Home is anywhere you hang your hat, the song says; and our Demos and Rebugs have been hanging theirs in the Hell of the Permanent War State, Big Brother Surveillance, Deregulation, Outsourcing and Economic Collapse. Only the Mad Hatter is truly “at home”!

  4. Ken Bear Cole says

    So why don’t we find another canidate to challenge Obama? He has proven to be a liar & trader to the progressive movement.

  5. says

    Overall a fine analysis, with a couple of debatable points.

    First, I question the claim in the first sentence in the final paragraph, which claims that the Republican goal is to run Obama’s presidency into the ground.

    Actually, to judge by the extremism of the Congressional Republicans, they’re OK with Obama and the prospect of a second term for him.

    They know (or should know) that their extremism will just make it hard or impossible for ANY Republican presidential nominee to gain traction. But they don’t really care about Republican presidential nominees. Their extremist agenda is there to please their corporate and right-wing sponsors and safe-district know-nothing political base. And DINO Obama anyhow caves to their agenda almost as much as could an actual Republican, and with the big plus that the result gets a cloak of bipartisan endorsement.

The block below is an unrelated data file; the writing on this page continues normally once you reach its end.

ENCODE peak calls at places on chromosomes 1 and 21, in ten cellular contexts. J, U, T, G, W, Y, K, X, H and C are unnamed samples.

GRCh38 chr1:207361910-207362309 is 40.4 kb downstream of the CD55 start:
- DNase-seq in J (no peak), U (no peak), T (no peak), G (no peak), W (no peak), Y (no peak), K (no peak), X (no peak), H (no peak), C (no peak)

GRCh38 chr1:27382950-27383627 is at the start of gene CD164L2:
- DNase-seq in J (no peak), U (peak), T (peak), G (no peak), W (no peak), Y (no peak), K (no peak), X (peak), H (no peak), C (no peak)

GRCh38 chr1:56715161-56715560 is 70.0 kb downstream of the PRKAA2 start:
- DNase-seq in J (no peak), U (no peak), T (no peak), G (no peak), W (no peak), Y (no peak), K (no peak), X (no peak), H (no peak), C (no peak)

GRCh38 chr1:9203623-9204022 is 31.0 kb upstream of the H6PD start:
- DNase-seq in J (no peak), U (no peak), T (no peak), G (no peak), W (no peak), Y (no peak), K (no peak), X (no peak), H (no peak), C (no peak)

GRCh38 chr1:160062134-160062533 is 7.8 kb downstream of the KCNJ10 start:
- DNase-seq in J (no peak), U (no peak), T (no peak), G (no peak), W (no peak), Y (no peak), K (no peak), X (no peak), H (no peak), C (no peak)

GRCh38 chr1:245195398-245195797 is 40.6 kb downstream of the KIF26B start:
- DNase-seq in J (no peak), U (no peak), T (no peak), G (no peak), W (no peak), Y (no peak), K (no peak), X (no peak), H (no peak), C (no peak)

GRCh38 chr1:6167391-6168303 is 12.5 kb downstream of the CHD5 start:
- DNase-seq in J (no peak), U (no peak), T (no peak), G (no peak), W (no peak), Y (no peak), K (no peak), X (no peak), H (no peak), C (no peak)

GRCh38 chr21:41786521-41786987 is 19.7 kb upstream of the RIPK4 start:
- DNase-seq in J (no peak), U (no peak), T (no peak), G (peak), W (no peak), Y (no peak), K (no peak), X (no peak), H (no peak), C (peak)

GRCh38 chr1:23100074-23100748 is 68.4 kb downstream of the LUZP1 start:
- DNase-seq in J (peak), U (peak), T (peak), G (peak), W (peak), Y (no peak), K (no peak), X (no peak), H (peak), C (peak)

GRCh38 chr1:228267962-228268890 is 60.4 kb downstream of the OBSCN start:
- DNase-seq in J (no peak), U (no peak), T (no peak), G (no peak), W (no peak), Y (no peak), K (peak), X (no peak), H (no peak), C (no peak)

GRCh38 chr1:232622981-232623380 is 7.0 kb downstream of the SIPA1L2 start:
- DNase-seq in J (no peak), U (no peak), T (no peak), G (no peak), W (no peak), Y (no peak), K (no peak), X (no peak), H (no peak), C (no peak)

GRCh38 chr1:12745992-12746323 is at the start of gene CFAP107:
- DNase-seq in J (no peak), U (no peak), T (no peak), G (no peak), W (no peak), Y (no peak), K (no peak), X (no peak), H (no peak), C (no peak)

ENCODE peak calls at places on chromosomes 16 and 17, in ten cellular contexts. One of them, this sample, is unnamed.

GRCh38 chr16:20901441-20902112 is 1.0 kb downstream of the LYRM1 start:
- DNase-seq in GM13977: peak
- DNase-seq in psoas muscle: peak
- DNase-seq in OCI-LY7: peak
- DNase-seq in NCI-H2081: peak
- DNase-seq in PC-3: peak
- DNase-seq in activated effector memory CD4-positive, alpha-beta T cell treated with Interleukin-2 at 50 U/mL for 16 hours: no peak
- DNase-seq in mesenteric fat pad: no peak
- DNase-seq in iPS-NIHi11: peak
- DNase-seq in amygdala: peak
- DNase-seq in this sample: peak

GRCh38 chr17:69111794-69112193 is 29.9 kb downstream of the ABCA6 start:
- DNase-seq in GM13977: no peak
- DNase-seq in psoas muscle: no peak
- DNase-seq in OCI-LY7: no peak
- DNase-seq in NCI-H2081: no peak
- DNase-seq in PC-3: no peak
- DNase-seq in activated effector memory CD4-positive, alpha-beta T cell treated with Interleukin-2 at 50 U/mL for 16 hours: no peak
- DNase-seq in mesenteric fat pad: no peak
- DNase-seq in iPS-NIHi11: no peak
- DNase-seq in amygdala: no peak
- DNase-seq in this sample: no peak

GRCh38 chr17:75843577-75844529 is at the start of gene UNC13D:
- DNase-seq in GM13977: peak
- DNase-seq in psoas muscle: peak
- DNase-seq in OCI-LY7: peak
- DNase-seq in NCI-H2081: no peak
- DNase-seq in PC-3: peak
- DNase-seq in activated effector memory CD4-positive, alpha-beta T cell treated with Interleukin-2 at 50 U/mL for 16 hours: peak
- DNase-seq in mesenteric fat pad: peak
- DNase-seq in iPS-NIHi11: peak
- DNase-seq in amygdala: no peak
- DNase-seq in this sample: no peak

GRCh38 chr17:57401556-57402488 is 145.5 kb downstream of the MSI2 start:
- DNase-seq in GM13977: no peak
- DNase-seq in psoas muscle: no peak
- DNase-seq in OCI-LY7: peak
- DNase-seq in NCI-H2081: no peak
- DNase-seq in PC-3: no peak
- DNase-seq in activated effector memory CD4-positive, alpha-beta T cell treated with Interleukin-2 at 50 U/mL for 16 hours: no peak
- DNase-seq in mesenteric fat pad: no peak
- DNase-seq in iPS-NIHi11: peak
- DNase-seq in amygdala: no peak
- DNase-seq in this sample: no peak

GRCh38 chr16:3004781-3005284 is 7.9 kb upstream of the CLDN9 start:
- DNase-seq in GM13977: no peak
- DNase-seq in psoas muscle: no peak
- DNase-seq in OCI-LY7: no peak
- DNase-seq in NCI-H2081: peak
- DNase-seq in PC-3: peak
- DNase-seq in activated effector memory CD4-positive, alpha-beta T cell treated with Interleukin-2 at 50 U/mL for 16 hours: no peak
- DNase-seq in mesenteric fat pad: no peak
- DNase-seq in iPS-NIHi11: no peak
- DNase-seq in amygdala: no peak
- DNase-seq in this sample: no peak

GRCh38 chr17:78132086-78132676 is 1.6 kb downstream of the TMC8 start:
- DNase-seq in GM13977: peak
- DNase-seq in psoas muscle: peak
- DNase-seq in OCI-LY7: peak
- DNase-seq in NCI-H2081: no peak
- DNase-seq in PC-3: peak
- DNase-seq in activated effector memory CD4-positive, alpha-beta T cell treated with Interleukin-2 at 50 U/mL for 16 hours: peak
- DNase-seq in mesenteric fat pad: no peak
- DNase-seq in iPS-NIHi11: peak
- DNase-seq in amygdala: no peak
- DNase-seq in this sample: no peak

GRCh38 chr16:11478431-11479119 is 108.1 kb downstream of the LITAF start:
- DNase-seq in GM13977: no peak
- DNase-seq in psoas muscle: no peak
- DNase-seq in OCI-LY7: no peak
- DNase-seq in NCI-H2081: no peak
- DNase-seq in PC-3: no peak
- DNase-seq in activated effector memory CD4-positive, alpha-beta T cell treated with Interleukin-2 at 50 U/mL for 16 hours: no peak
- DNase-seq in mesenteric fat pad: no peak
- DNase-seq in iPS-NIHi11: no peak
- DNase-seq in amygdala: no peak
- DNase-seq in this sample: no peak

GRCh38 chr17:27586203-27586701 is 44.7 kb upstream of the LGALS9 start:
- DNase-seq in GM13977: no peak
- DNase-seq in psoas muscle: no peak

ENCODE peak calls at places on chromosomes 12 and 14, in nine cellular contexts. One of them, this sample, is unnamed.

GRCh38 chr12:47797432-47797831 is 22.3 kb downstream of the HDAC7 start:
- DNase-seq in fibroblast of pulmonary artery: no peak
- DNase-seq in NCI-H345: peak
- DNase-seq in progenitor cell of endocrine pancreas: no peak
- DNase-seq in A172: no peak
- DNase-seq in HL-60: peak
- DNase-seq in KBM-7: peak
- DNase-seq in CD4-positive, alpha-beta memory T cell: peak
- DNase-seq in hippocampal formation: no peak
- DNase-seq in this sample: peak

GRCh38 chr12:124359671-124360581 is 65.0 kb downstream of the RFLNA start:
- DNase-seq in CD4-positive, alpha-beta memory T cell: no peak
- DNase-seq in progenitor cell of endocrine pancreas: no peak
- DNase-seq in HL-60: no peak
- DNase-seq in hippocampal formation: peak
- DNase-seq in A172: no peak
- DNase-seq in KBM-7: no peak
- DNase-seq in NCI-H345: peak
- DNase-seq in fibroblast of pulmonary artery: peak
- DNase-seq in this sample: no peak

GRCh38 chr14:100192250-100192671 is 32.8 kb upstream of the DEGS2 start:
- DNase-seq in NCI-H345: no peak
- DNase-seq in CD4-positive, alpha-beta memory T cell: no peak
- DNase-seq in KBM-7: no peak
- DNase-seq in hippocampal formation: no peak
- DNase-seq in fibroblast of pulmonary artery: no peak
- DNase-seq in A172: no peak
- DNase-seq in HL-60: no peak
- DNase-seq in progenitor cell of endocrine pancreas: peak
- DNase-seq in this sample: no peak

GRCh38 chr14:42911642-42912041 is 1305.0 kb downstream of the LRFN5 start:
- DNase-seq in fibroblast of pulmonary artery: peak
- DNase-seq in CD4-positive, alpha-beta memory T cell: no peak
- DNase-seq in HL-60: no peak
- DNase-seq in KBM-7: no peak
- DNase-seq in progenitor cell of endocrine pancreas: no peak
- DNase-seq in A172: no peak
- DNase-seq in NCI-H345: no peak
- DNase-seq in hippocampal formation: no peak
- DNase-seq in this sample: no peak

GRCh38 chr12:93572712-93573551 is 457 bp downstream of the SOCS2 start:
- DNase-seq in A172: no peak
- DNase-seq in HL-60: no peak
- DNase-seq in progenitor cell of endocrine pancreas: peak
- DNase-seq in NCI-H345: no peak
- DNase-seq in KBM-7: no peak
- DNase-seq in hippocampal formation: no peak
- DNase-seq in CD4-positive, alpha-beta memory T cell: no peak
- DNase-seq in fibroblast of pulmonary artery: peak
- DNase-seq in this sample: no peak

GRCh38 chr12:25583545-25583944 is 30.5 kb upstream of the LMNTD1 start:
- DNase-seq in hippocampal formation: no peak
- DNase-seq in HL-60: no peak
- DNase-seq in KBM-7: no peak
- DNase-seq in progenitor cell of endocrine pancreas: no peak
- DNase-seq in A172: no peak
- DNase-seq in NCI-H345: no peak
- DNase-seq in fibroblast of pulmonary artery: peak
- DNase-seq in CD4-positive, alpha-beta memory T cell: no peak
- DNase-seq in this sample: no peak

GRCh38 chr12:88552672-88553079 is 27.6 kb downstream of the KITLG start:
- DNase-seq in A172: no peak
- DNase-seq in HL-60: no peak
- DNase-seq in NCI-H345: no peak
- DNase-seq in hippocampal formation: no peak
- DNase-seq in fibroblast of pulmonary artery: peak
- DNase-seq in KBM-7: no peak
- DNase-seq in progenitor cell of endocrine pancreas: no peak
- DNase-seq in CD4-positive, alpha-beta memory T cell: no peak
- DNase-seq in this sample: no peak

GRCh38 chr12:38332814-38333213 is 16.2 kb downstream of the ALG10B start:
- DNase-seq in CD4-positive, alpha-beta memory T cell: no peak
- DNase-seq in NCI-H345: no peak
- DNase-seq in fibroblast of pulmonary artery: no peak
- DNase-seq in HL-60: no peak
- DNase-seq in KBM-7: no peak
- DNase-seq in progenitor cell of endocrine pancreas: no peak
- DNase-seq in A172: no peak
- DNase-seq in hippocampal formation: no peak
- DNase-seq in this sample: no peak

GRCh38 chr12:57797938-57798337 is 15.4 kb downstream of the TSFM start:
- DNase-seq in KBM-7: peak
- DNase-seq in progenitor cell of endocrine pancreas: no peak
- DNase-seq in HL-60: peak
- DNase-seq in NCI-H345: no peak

It’s also not clear whether Obama really has an ideological or attitudinal place that he feels in any emotional or moral sense obliged to call ‘home’. Even less is it clear that, even if he does have such a home, that he still cares much about going there.

    By the way, this 2008 Obama voter has had enough and is indeed ready to go with a ‘viable’ or even half-‘viable’ Dem or independent challenger to Obama.